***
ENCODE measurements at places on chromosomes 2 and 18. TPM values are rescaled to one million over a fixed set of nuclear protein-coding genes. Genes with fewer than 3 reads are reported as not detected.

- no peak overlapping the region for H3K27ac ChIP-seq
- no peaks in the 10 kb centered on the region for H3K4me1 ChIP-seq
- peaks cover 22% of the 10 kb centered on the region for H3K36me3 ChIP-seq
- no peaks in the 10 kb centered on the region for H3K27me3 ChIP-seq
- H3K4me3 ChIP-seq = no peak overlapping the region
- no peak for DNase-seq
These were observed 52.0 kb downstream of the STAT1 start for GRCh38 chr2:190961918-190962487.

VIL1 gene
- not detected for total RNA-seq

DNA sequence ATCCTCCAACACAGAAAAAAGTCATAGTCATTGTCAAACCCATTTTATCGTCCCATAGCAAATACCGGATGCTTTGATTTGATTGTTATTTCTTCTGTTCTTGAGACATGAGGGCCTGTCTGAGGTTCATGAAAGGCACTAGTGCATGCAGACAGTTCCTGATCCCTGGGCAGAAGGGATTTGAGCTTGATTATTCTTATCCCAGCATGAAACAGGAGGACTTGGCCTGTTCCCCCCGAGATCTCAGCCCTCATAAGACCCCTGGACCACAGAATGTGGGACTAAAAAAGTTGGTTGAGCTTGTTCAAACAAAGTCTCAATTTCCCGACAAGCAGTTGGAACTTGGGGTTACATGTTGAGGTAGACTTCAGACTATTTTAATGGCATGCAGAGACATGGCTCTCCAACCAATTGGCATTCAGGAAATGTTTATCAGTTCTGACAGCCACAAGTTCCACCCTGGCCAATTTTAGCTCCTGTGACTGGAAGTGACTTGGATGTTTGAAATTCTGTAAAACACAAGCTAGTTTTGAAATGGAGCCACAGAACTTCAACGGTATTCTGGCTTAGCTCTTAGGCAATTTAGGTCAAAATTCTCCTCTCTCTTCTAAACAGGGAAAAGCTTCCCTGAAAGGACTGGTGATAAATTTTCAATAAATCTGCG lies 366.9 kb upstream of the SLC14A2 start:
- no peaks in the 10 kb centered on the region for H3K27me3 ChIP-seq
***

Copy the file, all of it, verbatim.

ENCODE measurements at places on chromosomes 2 and 18. TPM values are rescaled to one million over a fixed set of nuclear protein-coding genes. Genes with fewer than 3 reads are reported as not detected.

- no peak overlapping the region for H3K27ac ChIP-seq
- no peaks in the 10 kb centered on the region for H3K4me1 ChIP-seq
- peaks cover 22% of the 10 kb centered on the region for H3K36me3 ChIP-seq
- no peaks in the 10 kb centered on the region for H3K27me3 ChIP-seq
- H3K4me3 ChIP-seq = no peak overlapping the region
- no peak for DNase-seq
These were observed 52.0 kb downstream of the STAT1 start for GRCh38 chr2:190961918-190962487.

VIL1 gene
- not detected for total RNA-seq

DNA sequence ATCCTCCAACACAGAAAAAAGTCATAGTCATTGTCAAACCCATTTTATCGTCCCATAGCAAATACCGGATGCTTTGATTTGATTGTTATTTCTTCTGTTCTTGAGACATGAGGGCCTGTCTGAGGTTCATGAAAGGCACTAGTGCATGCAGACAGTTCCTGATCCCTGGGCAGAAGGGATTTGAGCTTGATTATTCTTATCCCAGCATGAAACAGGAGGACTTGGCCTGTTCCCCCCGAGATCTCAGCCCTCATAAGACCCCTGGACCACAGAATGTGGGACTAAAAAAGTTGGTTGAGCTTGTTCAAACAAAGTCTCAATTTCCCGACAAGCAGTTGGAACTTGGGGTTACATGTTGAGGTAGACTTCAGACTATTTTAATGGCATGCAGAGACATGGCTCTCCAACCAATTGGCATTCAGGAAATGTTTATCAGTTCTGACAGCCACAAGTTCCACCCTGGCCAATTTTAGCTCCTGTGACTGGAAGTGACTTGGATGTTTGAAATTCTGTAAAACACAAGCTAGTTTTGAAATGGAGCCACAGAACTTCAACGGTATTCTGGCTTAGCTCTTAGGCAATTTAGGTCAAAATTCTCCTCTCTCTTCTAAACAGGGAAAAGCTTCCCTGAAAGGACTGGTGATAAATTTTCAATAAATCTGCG lies 366.9 kb upstream of the SLC14A2 start:
- no peaks in the 10 kb centered on the region for H3K27me3 ChIP-seq